Wasn’t Egypt supposed to be one of the most stable countries in the Arab world and middle East? Apparently not! The Egyptian government’s decision to pull the plug on the country’s ISPs has left most of Egypt’s 80 million residents and businesses without Internet access for the last five days. Experts say the situation shows how vulnerable on-line communications still are today.
Several tech companies have been adversely effected. This morning, KCBS radio reported that Cisco Systems, HP, and Google have closed down their offices in Egypt and told employees to stay home and telecommute (to whom and to where?). Google was reportedly not able to locate its Middle East/Africa Head of Marketing, who was rumored to be sleeping on the streets of Cairo.
According to Andrew S. Ross of SF Gate,
“A little over two months ago, Cisco happily announced the installation of one of its Telepresence videoconferencing systems at Smart Village, a high-tech industrial park situated just outside Cairo. In addition to its ‘very promising’ IT and communications market, one of the competitive advantages the Middle East nation offered, according to Cisco, was ‘political stability.’ That was apparently an illusion. ‘Cisco has temporarily closed its Cairo offices due to the recent civil unrest,’ the company said in a statement sent to me on Monday. ‘The company is closely monitoring the situation, we continue to stay close to our Egyptian employees and we remain prepared to respond if needed to any impact to our employees, customers or business in Egypt'””
There are several important implications of Egypt’s Internet going dark. Here are a few:
- Outsourcing work to developing countries: which one’s are safe and how much work should be outsourced?
- Vulnerability of relying exclusively on IP VPNs accessed via the public Internet.
- Ensuring back up Internet access is in place- either via private lines or digital switched connections.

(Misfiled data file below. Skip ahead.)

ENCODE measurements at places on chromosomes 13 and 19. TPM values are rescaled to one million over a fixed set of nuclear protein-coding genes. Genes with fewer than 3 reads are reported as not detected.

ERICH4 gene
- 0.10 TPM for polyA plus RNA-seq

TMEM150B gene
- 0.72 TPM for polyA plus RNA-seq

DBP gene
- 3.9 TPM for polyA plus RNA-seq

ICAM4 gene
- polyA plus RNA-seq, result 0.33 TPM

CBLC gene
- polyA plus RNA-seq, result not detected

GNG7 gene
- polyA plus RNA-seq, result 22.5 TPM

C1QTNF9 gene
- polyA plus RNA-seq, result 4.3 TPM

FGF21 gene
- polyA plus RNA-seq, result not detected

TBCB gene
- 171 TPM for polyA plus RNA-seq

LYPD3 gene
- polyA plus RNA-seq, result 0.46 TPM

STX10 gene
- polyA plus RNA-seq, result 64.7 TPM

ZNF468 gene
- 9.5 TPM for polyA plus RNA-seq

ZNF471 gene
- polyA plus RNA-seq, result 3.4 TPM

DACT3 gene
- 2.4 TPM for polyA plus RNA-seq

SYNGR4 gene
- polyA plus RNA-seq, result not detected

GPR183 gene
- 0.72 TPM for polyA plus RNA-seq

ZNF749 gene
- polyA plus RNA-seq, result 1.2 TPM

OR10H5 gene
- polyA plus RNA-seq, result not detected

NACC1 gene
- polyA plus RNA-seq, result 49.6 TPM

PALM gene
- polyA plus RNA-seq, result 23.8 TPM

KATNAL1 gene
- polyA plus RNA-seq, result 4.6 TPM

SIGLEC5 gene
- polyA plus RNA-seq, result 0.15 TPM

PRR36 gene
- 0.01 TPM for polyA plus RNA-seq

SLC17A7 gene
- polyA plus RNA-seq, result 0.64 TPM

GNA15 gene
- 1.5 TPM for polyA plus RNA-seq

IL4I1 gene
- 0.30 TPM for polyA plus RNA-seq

- Viability of cloud computing, especially Software as a Service (SaaS) for mission critical tasks.
- Enterprises and government agencies reverting back to private networks or Intranets that they directly control.
The key point to ponder is that the unpredictability of problems like this one in Egypt can seriously impact the security and availability of key support services as well as local business operations. Some areas that could be adversely effected include: IT storage/retrieval, finance and accounting, payroll, customer services (CRM), ERP, etc. If political protests and uprisings like the one’s in Egypt, Tunisia, and other oppressive Arab states proliferate to other countries with global outsourcing support services (e.g the Phillipines), the first reaction of governments may be to shut off the Internet or at least block Facebook and Twitter (which happened in 2009 after disputed election protests in Iran).
Meanwhile, Egypt’s Police Department data communications were unaffected by the Internet shutdown. That’s because they use a Fixed WiMAX based private network for communications between police stations and the Ministry of Interior. Please see this article which briefly describes that network as of Feb 19, 2009: